WASHINGTON (AFP) - The trickle of US companies abandoning Confederate flag merchandise became a flood Tuesday, after mega-retailer Walmart announced it would no longer stock items bearing the controversial "Stars and Bars" image.
Sears, Kmart and online marketplace Ebay joined Walmart - the world's largest retailer and a staple in the South - in abandoning goods bearing the image of the Confederate battle flag, seen by some as a symbol of Southern heritage, but by others as a racist relic of a bygone era.
Major retailers rushed to distance themselves from the controversial symbol after last week's deadly attack on a black church in South Carolina, and comments from the attacker that suggested he drew inspiration from the Confederate flag, as well as white supremacist iconography.
Meanwhile, US news reports said that Civil War enthusiasts - apparently worried that they no longer will be able to easily get their hands on Confederate symbols - have been snapping up flags and other Confederate flag-adorned merchandise online.
Sales of Amazon's most popular Confederate flags rocketed by more than 3,600 per cent in just 24 hours, according to the online retailer's website Tuesday.
The blistering increase in sales for the rebel flag comes as many brick and mortar stores pull merchandise bearing the banner of the Confederacy - seen as a symbol of racial violence and oppression by many, while some southerners romanticise it as a link to the historical south.
Civil rights activists have long pushed for it to be removed from official use, and the debate around it has returned to the spotlight since last week's massacre in Charleston, which left nine people dead at the hands of an alleged white supremacist who was seen in pictures with the banner.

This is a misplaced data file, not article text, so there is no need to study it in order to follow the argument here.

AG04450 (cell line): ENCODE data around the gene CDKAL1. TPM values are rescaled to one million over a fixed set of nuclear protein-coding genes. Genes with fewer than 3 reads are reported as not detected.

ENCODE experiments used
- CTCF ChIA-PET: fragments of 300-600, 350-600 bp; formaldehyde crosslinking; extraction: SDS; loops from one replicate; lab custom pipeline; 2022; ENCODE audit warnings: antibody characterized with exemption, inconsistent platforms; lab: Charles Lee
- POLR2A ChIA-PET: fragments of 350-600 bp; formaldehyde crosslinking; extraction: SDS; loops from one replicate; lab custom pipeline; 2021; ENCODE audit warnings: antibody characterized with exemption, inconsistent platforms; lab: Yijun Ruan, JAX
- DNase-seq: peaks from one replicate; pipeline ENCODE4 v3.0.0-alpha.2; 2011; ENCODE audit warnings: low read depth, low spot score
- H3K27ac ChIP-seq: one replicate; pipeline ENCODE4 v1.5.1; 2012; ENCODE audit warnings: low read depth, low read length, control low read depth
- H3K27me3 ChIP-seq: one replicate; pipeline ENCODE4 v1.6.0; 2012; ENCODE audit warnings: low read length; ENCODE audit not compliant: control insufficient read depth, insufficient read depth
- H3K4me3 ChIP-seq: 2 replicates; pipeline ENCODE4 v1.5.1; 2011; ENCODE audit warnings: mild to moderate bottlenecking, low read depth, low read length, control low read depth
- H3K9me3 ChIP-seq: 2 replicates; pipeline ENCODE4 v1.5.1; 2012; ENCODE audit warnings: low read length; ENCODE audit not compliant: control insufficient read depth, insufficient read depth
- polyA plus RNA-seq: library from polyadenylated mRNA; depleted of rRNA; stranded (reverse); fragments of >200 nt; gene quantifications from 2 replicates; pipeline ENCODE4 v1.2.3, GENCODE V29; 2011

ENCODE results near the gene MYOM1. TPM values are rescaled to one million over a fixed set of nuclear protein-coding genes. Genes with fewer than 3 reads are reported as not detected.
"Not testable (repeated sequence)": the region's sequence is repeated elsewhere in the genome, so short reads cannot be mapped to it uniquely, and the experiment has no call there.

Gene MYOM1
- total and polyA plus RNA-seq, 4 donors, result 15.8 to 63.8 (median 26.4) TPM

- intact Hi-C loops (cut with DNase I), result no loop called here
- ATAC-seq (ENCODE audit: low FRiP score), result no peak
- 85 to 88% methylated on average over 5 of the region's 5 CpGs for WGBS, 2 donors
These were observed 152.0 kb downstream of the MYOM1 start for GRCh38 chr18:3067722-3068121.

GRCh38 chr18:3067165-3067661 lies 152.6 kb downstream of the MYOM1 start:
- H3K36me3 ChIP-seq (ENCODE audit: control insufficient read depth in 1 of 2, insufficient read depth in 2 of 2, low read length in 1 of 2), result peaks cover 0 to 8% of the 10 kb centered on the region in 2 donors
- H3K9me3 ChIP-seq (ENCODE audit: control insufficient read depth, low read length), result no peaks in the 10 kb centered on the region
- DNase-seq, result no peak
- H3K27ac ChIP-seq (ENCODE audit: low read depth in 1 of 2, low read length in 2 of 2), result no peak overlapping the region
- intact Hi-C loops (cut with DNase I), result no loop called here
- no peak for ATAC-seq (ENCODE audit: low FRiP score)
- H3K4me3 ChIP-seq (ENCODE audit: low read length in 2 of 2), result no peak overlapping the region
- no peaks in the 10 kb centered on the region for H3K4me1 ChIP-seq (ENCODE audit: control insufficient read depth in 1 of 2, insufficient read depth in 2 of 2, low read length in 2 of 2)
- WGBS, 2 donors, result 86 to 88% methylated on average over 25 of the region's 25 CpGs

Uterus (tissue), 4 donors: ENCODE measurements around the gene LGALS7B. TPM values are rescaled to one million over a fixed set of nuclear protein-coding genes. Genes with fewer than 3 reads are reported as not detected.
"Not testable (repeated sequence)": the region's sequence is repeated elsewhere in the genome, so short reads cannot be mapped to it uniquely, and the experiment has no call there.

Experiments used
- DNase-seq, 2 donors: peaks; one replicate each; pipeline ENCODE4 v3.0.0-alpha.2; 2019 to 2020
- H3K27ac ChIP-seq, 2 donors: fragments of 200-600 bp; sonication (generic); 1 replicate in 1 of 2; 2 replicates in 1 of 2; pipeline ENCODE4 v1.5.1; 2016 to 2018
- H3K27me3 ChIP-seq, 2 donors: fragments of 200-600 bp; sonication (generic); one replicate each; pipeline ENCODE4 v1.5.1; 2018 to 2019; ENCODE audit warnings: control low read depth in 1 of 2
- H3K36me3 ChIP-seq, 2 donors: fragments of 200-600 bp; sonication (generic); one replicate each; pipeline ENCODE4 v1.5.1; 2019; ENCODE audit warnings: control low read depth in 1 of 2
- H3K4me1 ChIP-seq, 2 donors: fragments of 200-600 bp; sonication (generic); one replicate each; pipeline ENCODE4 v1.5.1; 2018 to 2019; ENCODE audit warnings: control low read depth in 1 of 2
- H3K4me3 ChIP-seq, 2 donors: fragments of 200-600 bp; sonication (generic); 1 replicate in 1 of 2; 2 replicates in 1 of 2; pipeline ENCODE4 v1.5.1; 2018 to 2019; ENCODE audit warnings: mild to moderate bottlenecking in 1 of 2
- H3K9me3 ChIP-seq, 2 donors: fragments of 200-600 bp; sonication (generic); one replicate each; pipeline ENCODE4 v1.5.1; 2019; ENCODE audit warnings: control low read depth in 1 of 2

"We never want to offend anyone with the products that we offer," Walmart spokesman Brian Nick said in a statement Monday.
"We have taken steps to remove all items promoting the Confederate flag from our assortment - whether in our stores or on our web site," he said.
The company's chief executive Doug McMillon said in a television interview Tuesday that he had not even known that Walmart carried Confederate flag merchandise.
"We just don't want to sell products that makes anyone feel uncomfortable and we felt like that was the case," he said.
"This was the right thing to do," he said.
South Carolina's Republican Governor Nikki Haley led growing bipartisan calls Monday for the removal of the flag from the grounds of the state capitol after the Charleston shooting.
A website apparently created by accused gunman Dylann Roof, 21, includes a racist screed and photographs of him holding a Confederate flag and a handgun.
Roof has been charged with the June 17 rampage at the historic Emanuel African Methodist Episcopal Church in Charleston during a Bible study class.
His arrest warrant alleged he shot the six women and three men, aged 26 through 87, multiple times with a high-calibre handgun and then stood over a survivor to make a "racially inflammatory" statement.